Editor’s Note: A few months ago, we hosted an internal panel at Relativity to discuss the disparate ways different communities are facing the COVID-19 crisis. Now, with the devastating impacts of systemic racism fueling protests around the world, it’s more important than ever to welcome these open, honest discussions. Inclusion, diversity, and belonging are an integral part of our culture. You can expect to see more topics like this on the blog in the months to come.
We are all dealing with a host of uncertainty thanks to the COVID-19 crisis.
In moments of crisis, being there for each other is paramount. Listening to understand is essential when the world feels unwell, and it’s clear this pandemic is affecting every single person.
But, looking closely at the impact of COVID-19 specifically, not everyone is experiencing the pandemic in the same way. These varying experiences may pull into question communities’ sense of belonging.
At Relativity, fostering a sense of belonging is part of our company’s DNA—and that’s especially important during times of crisis. As head of inclusion, diversity, and belonging here at Relativity, I have held ongoing conversations with our company community resource groups (CRGs) to get a feel for how the COVID-19 crisis is impacting our teams—and it quickly became apparent that we needed to have a meaningful discussion about it.
We strive to build a culture where every employee can share her experience. With that in mind, in April, we hosted a panel with experts versed in inclusion, diversity, and belonging on the reality of COVID-19 and how we can understand our own biases to make a positive change.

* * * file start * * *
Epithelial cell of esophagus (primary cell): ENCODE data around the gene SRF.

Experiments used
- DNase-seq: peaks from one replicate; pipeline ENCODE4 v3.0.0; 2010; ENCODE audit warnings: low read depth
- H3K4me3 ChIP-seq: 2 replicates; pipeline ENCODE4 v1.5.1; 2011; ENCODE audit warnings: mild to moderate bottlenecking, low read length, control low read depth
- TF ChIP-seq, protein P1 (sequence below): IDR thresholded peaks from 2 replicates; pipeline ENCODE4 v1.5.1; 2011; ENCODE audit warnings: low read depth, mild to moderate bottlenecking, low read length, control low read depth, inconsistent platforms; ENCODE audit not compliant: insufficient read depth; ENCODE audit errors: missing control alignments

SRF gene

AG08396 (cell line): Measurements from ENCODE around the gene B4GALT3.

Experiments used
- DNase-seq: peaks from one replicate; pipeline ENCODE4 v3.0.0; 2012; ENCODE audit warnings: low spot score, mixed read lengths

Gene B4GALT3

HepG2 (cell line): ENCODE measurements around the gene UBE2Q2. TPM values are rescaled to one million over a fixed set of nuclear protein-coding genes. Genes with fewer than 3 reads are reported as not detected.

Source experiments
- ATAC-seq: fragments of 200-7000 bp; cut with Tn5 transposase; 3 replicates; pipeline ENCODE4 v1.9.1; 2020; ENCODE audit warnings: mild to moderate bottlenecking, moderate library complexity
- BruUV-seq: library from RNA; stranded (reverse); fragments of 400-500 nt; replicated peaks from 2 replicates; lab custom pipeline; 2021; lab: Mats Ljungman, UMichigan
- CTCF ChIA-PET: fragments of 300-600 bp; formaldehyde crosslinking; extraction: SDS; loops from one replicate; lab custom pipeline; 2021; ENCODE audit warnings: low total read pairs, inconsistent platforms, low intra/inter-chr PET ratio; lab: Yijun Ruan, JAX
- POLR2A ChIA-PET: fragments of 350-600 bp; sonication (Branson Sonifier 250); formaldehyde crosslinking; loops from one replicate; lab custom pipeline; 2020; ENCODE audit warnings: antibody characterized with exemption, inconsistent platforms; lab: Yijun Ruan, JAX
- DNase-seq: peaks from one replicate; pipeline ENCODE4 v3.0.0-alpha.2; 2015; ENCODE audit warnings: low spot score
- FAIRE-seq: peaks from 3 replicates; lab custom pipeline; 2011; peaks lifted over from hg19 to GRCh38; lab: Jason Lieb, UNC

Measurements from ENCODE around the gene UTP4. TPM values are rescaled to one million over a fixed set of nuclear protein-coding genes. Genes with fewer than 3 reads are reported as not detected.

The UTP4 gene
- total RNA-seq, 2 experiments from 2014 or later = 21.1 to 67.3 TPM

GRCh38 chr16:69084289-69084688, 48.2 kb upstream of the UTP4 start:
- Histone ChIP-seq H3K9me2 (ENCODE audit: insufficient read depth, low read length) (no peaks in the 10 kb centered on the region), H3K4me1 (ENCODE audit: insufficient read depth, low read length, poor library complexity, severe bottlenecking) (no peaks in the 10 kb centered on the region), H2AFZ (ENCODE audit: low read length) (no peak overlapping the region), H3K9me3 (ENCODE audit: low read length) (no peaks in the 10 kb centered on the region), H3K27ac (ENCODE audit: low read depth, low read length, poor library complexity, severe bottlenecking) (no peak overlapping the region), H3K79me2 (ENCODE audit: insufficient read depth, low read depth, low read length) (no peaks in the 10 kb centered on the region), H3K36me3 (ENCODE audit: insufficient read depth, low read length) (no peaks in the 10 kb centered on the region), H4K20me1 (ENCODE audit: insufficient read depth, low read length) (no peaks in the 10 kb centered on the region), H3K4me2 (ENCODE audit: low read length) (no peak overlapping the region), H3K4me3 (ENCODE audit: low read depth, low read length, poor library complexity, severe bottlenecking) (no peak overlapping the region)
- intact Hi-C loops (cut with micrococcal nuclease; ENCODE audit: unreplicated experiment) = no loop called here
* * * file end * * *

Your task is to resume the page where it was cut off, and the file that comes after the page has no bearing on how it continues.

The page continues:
The Repercussions of the Dominant Narratives
COVID-19 has been particularly devastating for communities of color. Recent CDC figures find African Americans account for 29.3 percent of all COVID-19 cases. This cohort comprises 13.4 percent of the total US population. Of total cases, Latinx populations account for 24.5 percent of cases. However, Latinx communities make up just 18.3 percent of the population.
These numbers are shocking. Sadly, among many populations, dominant narratives persist that push the blame onto those who are suffering. Dominant narratives are stories about our perceived reality that guide our lives. They often manifest in stereotypes and assumptions about other groups.
During the conversation, Noor Ali, a social justice educator and member of The Nova Collective, noted biases are often not formed due to malicious intent, but still have the same impact and negative consequences for marginalized groups. Often, humans are unaware we have these biases. Socialization has engrained these assumptions into us. As a result, we look for examples that reinforce our biases, and ignore instances that challenge them.
“People will see images of communities of color in social gatherings and think that they are harming themselves,” she said in regard to social distancing perceptions. “But, if they see picture of the more dominant identity in a large gathering, it doesn’t resonate.”